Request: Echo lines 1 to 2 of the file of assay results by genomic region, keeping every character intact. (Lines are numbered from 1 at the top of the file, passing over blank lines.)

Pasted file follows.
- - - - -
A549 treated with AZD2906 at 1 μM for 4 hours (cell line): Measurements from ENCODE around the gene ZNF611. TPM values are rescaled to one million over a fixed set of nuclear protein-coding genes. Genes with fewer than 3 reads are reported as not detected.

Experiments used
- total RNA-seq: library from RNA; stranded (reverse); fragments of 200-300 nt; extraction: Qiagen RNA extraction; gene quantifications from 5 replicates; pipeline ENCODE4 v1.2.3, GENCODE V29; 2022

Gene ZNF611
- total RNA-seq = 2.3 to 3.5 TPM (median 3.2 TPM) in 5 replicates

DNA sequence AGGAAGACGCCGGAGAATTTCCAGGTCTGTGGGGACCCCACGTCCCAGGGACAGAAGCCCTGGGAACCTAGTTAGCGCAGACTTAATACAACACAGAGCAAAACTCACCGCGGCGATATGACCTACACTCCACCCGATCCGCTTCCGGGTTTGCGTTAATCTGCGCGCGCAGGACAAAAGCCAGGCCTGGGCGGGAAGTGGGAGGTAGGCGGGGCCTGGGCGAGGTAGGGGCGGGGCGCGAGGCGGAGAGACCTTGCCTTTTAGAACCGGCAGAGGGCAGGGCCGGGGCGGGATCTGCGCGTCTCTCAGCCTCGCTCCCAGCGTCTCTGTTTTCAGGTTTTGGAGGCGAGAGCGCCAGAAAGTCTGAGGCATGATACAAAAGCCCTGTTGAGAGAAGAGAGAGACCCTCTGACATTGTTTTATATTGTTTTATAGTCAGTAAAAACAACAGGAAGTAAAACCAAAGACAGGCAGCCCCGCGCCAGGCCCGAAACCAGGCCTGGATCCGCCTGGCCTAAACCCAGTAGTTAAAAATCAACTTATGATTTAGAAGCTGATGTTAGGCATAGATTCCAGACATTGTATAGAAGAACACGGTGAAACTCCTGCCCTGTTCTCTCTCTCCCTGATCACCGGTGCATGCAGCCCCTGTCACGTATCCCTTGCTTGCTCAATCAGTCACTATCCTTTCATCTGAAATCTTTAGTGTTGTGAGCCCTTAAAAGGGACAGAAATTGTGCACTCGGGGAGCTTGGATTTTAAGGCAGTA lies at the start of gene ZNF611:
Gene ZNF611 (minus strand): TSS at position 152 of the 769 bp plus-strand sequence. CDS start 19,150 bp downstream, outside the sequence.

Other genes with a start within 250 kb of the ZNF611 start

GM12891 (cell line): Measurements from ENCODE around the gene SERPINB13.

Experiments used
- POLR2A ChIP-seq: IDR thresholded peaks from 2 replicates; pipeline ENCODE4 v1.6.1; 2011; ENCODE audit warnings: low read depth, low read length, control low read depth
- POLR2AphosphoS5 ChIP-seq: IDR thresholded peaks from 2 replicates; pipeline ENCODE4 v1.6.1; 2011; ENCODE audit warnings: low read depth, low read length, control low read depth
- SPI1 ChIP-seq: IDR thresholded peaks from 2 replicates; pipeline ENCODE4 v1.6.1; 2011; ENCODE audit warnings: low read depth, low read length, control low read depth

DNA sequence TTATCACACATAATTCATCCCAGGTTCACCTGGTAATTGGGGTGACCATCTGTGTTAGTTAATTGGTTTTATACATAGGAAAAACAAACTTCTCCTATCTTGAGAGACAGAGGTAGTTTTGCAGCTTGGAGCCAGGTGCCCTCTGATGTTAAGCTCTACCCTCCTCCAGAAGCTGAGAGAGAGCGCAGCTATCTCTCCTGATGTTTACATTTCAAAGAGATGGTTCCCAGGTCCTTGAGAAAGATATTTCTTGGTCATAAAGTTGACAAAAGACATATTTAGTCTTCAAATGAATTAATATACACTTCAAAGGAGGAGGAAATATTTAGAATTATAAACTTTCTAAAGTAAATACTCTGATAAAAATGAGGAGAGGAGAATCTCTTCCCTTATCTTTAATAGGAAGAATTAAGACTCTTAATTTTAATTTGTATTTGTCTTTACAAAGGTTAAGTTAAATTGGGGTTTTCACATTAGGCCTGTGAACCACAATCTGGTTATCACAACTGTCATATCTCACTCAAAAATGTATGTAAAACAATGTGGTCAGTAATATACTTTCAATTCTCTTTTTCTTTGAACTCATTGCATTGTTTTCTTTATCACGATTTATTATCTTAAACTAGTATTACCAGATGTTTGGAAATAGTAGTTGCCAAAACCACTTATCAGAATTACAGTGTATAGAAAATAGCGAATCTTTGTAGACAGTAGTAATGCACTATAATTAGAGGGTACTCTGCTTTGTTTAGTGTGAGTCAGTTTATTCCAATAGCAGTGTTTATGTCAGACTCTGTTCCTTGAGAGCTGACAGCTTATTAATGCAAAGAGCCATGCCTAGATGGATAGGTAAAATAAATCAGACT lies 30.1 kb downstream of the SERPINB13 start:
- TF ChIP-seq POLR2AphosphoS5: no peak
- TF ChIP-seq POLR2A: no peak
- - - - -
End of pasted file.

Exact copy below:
A549 treated with AZD2906 at 1 μM for 4 hours (cell line): Measurements from ENCODE around the gene ZNF611. TPM values are rescaled to one million over a fixed set of nuclear protein-coding genes. Genes with fewer than 3 reads are reported as not detected.

Experiments used